Reported, Remote Sales Taxes Likely to Increase
With a recent landmark decision, the U.S. Supreme Court changed a fundamental concept in the administration of state and local sales taxes, and Washington local governments should see an increase in reported, remote sales taxes.
In the case known as South Dakota v. Wayfair (Wayfair), the Court upheld a recent South Dakota law and specifically said that retail businesses no longer had to have a physical presence in a state to be potentially liable to collect that state’s sales taxes. In this blog post, I will examine the reasons the Court changed this standard and its implications on local governments in Washington State.
Prior to the Wayfair decision, a state and/or local government was limited in its ability to require retail businesses to collect sales tax — with that requirement applying only to those businesses located within that jurisdiction. This prior standard, known as “physical presence”, also came from the U.S. Supreme Court in Quill Corp. v. North Dakota (1992). In that case, the court affirmed a previous ruling (Bellas Hess, Inc. v. Department of Revenue of Illinois, 1967) that the myriad of different sales tax laws across the country would impose too great a burden on interstate commerce if these were allowed to be imposed on businesses outside of the jurisdiction. In the Quill case, an 8-1 majority of the court upheld the physical presence standard for imposing a state’s sales taxes, noting that Congress had the authority to resolve such conflicts using the Interstate Commerce Clause (e.g., the Commerce Clause) of the U.S. Constitution.
The rampant growth of Internet-based remote sales led many states to begin working together in 1999 to simplify multiple, state-based sales tax laws. The result was the creation of the Streamlined Sales Tax Project. Over nearly the past 20 years, representatives from state and local governments, businesses, and others have worked together to both simplify and standardize sales tax administration. These efforts were focused on making it easier for out-of-state and multistate businesses to comply with sales tax laws. After making significant progress (and several unsuccessful attempts to change these standards in Congress), South Dakota determined that it was time to ask the U.S. Supreme Court to revisit the standard they previously set in their decision in the Quill case.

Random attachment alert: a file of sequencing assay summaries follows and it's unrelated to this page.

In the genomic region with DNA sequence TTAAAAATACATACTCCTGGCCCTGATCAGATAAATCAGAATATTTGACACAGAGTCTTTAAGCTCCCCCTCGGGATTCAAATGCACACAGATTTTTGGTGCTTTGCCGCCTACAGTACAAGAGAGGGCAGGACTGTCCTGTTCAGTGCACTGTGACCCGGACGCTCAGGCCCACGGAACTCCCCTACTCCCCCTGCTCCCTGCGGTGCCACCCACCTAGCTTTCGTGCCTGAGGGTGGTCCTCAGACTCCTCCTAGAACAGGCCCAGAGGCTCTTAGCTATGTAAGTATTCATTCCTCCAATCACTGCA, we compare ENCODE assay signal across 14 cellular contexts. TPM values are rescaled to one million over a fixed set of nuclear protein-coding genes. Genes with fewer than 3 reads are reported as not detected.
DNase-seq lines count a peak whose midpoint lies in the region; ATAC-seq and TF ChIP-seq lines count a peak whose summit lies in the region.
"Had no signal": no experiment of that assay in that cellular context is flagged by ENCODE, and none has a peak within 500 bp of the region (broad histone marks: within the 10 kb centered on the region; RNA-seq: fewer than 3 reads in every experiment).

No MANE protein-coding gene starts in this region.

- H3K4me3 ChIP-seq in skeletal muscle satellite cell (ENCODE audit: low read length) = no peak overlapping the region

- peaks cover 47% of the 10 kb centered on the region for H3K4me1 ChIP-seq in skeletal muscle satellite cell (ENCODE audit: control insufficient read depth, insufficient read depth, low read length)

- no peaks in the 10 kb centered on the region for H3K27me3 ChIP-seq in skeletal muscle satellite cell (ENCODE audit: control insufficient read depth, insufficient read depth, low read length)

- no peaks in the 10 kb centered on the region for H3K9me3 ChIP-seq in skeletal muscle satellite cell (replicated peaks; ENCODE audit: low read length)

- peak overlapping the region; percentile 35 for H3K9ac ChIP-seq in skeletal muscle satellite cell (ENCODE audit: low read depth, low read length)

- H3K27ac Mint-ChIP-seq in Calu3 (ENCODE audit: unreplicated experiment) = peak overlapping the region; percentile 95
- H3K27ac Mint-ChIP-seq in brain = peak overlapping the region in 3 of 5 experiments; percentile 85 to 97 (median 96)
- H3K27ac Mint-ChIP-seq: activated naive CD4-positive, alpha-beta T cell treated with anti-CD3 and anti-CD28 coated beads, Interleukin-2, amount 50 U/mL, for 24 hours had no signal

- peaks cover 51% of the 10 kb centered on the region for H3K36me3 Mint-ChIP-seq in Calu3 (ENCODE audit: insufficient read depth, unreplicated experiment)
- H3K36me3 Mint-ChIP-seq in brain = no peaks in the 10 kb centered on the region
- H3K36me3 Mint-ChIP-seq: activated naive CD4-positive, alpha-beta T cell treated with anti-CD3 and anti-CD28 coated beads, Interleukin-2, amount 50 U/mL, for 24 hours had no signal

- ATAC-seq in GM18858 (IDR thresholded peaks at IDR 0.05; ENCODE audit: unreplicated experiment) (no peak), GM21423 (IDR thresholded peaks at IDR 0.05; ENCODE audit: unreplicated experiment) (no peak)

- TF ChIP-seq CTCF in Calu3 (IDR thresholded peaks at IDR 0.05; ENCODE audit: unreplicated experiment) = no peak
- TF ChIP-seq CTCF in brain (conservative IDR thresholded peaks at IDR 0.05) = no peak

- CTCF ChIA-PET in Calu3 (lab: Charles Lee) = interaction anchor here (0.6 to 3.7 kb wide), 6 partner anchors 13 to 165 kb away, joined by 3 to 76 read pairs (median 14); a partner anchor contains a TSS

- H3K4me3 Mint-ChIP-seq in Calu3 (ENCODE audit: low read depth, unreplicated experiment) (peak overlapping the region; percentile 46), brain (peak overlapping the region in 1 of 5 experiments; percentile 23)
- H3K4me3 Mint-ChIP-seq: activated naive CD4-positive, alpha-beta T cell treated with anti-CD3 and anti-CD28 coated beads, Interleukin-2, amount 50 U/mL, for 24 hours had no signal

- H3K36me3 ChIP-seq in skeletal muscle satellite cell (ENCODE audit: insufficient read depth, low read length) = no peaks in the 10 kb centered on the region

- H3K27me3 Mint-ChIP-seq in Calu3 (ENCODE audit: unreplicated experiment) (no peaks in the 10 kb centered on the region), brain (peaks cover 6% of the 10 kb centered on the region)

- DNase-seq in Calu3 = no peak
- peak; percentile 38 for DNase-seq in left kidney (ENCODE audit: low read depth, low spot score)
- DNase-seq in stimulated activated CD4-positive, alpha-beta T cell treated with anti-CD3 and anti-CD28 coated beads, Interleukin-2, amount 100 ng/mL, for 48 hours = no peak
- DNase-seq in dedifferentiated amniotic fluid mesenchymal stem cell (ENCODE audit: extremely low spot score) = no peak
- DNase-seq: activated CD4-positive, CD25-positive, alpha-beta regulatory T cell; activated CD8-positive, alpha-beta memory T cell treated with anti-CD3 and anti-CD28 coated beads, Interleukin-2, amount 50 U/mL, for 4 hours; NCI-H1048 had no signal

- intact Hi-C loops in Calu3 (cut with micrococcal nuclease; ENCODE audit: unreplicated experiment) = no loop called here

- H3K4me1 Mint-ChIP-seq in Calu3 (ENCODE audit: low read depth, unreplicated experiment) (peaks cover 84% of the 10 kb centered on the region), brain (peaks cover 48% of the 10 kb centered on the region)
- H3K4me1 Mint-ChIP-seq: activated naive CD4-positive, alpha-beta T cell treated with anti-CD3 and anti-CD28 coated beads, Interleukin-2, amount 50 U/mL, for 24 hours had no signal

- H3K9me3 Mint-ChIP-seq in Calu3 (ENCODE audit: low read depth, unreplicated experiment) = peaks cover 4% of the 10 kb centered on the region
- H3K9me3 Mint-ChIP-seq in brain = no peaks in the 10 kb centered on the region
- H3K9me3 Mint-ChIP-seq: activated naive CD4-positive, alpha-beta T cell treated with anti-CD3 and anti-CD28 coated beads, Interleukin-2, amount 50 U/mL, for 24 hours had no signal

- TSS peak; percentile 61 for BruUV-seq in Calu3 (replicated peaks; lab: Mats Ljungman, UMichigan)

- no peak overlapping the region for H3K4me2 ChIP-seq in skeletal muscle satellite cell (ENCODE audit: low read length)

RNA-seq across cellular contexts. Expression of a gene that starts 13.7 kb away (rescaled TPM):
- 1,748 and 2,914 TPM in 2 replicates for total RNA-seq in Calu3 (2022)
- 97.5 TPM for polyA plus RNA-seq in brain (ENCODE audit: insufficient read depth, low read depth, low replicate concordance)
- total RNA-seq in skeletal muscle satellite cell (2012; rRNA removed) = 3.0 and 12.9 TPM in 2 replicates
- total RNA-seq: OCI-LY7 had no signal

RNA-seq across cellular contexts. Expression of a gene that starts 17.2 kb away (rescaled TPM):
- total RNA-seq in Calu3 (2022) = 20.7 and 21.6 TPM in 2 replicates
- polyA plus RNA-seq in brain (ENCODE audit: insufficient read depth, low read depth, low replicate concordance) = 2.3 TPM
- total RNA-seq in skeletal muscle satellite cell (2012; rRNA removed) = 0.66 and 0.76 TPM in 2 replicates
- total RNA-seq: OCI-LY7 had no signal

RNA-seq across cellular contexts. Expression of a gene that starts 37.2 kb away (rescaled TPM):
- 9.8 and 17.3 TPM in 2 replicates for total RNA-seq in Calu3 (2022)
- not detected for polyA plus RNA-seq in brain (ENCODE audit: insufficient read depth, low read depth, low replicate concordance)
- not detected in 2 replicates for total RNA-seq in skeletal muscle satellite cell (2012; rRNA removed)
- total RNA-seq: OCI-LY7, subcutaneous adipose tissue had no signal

South Dakota v. Wayfair: The Results
Essentially South Dakota was successful. The Court, in its June 21, 2018 decision (decided in a 5-4 vote) in Wayfair said:
“the Court concludes that the physical presence rule of Quill is unsound and incorrect. The Court’s decisions in Quill… should be, and are now, overruled.”
While the court clearly reversed the physical presence standard, it remanded the case back for further consideration on other matters “not inconsistent with this decision.” This leaves it clear that the physical presence standard is gone but the Court did not specifically detail other aspects of what constitutes legal collection of sales taxes from sellers who reside outside of a jurisdiction’s boundaries.